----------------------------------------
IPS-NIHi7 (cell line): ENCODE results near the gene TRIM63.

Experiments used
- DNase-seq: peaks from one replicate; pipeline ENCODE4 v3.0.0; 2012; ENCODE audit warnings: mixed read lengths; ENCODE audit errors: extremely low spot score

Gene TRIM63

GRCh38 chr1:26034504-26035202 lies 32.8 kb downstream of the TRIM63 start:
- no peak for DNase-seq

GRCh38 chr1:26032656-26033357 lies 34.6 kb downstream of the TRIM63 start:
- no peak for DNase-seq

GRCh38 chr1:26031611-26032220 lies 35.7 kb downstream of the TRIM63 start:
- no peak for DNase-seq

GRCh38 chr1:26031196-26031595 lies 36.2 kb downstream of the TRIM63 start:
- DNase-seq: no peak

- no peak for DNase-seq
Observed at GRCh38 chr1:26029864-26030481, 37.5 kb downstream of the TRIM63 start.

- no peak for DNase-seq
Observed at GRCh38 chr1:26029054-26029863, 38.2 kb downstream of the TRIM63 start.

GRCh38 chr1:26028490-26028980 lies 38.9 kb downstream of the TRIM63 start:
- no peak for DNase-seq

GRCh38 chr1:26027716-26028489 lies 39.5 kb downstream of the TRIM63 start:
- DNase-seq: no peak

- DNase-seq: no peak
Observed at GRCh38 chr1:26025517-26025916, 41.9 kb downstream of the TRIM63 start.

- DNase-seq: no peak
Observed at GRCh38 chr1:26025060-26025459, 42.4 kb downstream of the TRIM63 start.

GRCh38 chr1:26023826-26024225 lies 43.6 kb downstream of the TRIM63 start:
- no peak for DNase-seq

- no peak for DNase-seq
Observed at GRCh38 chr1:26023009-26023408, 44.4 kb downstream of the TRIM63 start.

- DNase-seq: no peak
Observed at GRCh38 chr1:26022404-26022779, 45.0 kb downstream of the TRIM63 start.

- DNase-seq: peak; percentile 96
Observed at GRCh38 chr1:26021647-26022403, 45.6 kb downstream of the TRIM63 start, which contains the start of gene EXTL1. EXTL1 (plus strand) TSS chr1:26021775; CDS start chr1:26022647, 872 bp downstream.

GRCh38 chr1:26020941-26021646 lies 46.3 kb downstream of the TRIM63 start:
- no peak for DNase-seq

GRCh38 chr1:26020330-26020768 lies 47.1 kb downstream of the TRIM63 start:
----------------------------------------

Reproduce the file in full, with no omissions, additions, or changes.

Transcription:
IPS-NIHi7 (cell line): ENCODE results near the gene TRIM63.

Experiments used
- DNase-seq: peaks from one replicate; pipeline ENCODE4 v3.0.0; 2012; ENCODE audit warnings: mixed read lengths; ENCODE audit errors: extremely low spot score

Gene TRIM63

GRCh38 chr1:26034504-26035202 lies 32.8 kb downstream of the TRIM63 start:
- no peak for DNase-seq

GRCh38 chr1:26032656-26033357 lies 34.6 kb downstream of the TRIM63 start:
- no peak for DNase-seq

GRCh38 chr1:26031611-26032220 lies 35.7 kb downstream of the TRIM63 start:
- no peak for DNase-seq

GRCh38 chr1:26031196-26031595 lies 36.2 kb downstream of the TRIM63 start:
- DNase-seq: no peak

- no peak for DNase-seq
Observed at GRCh38 chr1:26029864-26030481, 37.5 kb downstream of the TRIM63 start.

- no peak for DNase-seq
Observed at GRCh38 chr1:26029054-26029863, 38.2 kb downstream of the TRIM63 start.

GRCh38 chr1:26028490-26028980 lies 38.9 kb downstream of the TRIM63 start:
- no peak for DNase-seq

GRCh38 chr1:26027716-26028489 lies 39.5 kb downstream of the TRIM63 start:
- DNase-seq: no peak

- DNase-seq: no peak
Observed at GRCh38 chr1:26025517-26025916, 41.9 kb downstream of the TRIM63 start.

- DNase-seq: no peak
Observed at GRCh38 chr1:26025060-26025459, 42.4 kb downstream of the TRIM63 start.

GRCh38 chr1:26023826-26024225 lies 43.6 kb downstream of the TRIM63 start:
- no peak for DNase-seq

- no peak for DNase-seq
Observed at GRCh38 chr1:26023009-26023408, 44.4 kb downstream of the TRIM63 start.

- DNase-seq: no peak
Observed at GRCh38 chr1:26022404-26022779, 45.0 kb downstream of the TRIM63 start.

- DNase-seq: peak; percentile 96
Observed at GRCh38 chr1:26021647-26022403, 45.6 kb downstream of the TRIM63 start, which contains the start of gene EXTL1. EXTL1 (plus strand) TSS chr1:26021775; CDS start chr1:26022647, 872 bp downstream.

GRCh38 chr1:26020941-26021646 lies 46.3 kb downstream of the TRIM63 start:
- no peak for DNase-seq

GRCh38 chr1:26020330-26020768 lies 47.1 kb downstream of the TRIM63 start: